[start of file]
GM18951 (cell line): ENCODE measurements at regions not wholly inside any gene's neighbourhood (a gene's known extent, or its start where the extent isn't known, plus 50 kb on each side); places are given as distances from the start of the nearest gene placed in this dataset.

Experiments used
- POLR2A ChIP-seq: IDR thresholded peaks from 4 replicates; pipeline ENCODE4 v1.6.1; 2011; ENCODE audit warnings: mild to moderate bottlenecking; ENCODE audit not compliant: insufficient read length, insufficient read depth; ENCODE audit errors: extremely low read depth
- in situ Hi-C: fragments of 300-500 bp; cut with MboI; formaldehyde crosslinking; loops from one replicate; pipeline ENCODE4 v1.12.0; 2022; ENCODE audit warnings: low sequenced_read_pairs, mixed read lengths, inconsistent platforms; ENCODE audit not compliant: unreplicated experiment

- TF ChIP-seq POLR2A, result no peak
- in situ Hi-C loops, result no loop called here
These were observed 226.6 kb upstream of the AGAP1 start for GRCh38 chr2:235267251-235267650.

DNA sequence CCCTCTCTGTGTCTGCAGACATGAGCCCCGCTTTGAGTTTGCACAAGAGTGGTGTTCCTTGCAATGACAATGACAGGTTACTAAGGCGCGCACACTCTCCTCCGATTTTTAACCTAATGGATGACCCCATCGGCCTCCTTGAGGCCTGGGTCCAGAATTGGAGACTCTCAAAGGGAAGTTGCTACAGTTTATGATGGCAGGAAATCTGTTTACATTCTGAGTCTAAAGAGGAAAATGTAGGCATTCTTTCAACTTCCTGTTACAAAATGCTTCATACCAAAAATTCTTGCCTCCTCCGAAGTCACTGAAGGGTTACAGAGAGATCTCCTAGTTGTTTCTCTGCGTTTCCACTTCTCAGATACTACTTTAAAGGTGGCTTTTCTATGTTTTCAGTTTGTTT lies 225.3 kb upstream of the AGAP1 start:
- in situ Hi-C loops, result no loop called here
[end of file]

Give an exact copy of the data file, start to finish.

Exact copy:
GM18951 (cell line): ENCODE measurements at regions not wholly inside any gene's neighbourhood (a gene's known extent, or its start where the extent isn't known, plus 50 kb on each side); places are given as distances from the start of the nearest gene placed in this dataset.

Experiments used
- POLR2A ChIP-seq: IDR thresholded peaks from 4 replicates; pipeline ENCODE4 v1.6.1; 2011; ENCODE audit warnings: mild to moderate bottlenecking; ENCODE audit not compliant: insufficient read length, insufficient read depth; ENCODE audit errors: extremely low read depth
- in situ Hi-C: fragments of 300-500 bp; cut with MboI; formaldehyde crosslinking; loops from one replicate; pipeline ENCODE4 v1.12.0; 2022; ENCODE audit warnings: low sequenced_read_pairs, mixed read lengths, inconsistent platforms; ENCODE audit not compliant: unreplicated experiment

- TF ChIP-seq POLR2A, result no peak
- in situ Hi-C loops, result no loop called here
These were observed 226.6 kb upstream of the AGAP1 start for GRCh38 chr2:235267251-235267650.

DNA sequence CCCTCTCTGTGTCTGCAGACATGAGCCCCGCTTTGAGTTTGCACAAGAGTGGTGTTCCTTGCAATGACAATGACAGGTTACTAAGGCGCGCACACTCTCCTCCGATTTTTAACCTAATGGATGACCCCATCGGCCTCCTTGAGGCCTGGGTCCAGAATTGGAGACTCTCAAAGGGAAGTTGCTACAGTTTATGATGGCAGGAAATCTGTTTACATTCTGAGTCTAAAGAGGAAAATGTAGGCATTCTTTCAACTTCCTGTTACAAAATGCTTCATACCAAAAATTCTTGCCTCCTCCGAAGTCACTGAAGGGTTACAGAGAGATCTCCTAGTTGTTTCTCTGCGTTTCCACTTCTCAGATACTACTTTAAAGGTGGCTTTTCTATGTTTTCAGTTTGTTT lies 225.3 kb upstream of the AGAP1 start:
- in situ Hi-C loops, result no loop called here